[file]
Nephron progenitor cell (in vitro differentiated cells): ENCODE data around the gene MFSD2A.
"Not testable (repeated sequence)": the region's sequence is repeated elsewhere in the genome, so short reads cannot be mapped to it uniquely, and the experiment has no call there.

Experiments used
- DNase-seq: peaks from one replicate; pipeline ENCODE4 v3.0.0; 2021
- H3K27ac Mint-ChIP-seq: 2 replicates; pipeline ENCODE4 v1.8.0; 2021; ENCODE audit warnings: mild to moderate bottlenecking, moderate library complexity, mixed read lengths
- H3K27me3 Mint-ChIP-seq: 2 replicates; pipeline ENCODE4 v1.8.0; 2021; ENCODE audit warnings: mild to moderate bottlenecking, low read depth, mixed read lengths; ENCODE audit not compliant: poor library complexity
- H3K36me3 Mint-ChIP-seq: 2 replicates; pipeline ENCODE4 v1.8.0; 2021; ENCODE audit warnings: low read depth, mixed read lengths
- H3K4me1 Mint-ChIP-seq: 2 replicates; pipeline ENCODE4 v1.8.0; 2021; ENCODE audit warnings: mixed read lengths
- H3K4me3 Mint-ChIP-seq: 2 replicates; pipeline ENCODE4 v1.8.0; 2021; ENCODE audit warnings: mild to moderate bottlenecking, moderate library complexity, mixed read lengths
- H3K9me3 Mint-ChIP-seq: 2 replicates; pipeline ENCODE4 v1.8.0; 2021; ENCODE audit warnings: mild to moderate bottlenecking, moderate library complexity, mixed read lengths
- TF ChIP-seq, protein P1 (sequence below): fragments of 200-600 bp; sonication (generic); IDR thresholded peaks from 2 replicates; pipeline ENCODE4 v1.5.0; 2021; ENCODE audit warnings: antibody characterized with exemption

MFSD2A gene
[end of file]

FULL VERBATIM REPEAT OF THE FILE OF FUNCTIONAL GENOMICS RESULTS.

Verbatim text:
Nephron progenitor cell (in vitro differentiated cells): ENCODE data around the gene MFSD2A.
"Not testable (repeated sequence)": the region's sequence is repeated elsewhere in the genome, so short reads cannot be mapped to it uniquely, and the experiment has no call there.

Experiments used
- DNase-seq: peaks from one replicate; pipeline ENCODE4 v3.0.0; 2021
- H3K27ac Mint-ChIP-seq: 2 replicates; pipeline ENCODE4 v1.8.0; 2021; ENCODE audit warnings: mild to moderate bottlenecking, moderate library complexity, mixed read lengths
- H3K27me3 Mint-ChIP-seq: 2 replicates; pipeline ENCODE4 v1.8.0; 2021; ENCODE audit warnings: mild to moderate bottlenecking, low read depth, mixed read lengths; ENCODE audit not compliant: poor library complexity
- H3K36me3 Mint-ChIP-seq: 2 replicates; pipeline ENCODE4 v1.8.0; 2021; ENCODE audit warnings: low read depth, mixed read lengths
- H3K4me1 Mint-ChIP-seq: 2 replicates; pipeline ENCODE4 v1.8.0; 2021; ENCODE audit warnings: mixed read lengths
- H3K4me3 Mint-ChIP-seq: 2 replicates; pipeline ENCODE4 v1.8.0; 2021; ENCODE audit warnings: mild to moderate bottlenecking, moderate library complexity, mixed read lengths
- H3K9me3 Mint-ChIP-seq: 2 replicates; pipeline ENCODE4 v1.8.0; 2021; ENCODE audit warnings: mild to moderate bottlenecking, moderate library complexity, mixed read lengths
- TF ChIP-seq, protein P1 (sequence below): fragments of 200-600 bp; sonication (generic); IDR thresholded peaks from 2 replicates; pipeline ENCODE4 v1.5.0; 2021; ENCODE audit warnings: antibody characterized with exemption

MFSD2A gene